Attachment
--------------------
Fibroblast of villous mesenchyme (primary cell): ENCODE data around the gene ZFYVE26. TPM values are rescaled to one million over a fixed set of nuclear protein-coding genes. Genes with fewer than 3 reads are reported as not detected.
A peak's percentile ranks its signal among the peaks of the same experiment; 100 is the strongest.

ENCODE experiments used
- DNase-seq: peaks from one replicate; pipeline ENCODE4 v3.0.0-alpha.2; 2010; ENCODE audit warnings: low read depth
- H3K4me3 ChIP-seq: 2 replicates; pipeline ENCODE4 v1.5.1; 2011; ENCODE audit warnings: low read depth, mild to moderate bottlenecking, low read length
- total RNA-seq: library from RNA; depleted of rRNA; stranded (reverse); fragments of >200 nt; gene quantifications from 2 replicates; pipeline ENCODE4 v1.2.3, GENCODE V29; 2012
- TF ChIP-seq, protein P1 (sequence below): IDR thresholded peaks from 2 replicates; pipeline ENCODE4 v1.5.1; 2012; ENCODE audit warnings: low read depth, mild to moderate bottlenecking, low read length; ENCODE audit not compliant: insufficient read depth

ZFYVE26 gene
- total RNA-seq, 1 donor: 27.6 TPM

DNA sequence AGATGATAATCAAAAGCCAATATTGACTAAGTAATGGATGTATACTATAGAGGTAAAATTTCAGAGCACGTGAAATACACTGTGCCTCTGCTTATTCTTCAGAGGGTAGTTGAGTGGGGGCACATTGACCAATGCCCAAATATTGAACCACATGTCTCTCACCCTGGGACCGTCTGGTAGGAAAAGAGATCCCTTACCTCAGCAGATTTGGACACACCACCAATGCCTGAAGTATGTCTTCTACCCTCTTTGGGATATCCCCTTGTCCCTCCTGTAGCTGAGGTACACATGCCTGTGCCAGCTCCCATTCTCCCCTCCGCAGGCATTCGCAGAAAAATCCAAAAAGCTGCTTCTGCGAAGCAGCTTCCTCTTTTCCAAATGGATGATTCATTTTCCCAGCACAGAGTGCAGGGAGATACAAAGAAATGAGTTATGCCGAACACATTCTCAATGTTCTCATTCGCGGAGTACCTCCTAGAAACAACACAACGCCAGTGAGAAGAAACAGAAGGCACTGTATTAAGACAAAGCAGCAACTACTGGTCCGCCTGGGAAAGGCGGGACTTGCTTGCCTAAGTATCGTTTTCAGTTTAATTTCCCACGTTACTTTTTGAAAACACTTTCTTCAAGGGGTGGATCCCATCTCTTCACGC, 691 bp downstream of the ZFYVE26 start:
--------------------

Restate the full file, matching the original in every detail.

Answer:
Fibroblast of villous mesenchyme (primary cell): ENCODE data around the gene ZFYVE26. TPM values are rescaled to one million over a fixed set of nuclear protein-coding genes. Genes with fewer than 3 reads are reported as not detected.
A peak's percentile ranks its signal among the peaks of the same experiment; 100 is the strongest.

ENCODE experiments used
- DNase-seq: peaks from one replicate; pipeline ENCODE4 v3.0.0-alpha.2; 2010; ENCODE audit warnings: low read depth
- H3K4me3 ChIP-seq: 2 replicates; pipeline ENCODE4 v1.5.1; 2011; ENCODE audit warnings: low read depth, mild to moderate bottlenecking, low read length
- total RNA-seq: library from RNA; depleted of rRNA; stranded (reverse); fragments of >200 nt; gene quantifications from 2 replicates; pipeline ENCODE4 v1.2.3, GENCODE V29; 2012
- TF ChIP-seq, protein P1 (sequence below): IDR thresholded peaks from 2 replicates; pipeline ENCODE4 v1.5.1; 2012; ENCODE audit warnings: low read depth, mild to moderate bottlenecking, low read length; ENCODE audit not compliant: insufficient read depth

ZFYVE26 gene
- total RNA-seq, 1 donor: 27.6 TPM

DNA sequence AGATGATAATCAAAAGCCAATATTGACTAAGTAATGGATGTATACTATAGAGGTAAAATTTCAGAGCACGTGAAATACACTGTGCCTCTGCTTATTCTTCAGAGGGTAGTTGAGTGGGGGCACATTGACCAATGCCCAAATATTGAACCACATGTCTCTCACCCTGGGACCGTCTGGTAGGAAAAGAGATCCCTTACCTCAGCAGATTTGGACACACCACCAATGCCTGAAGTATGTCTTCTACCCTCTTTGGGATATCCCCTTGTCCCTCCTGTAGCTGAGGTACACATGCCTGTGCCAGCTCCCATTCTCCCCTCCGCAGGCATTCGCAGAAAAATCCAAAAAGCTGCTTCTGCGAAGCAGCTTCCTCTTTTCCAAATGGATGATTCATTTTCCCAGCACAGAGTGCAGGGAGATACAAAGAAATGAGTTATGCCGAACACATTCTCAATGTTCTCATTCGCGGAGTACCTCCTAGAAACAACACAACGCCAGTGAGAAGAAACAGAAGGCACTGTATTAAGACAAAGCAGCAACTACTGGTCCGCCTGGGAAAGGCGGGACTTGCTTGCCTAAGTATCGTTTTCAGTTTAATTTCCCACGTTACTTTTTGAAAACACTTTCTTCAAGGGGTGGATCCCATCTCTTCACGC, 691 bp downstream of the ZFYVE26 start: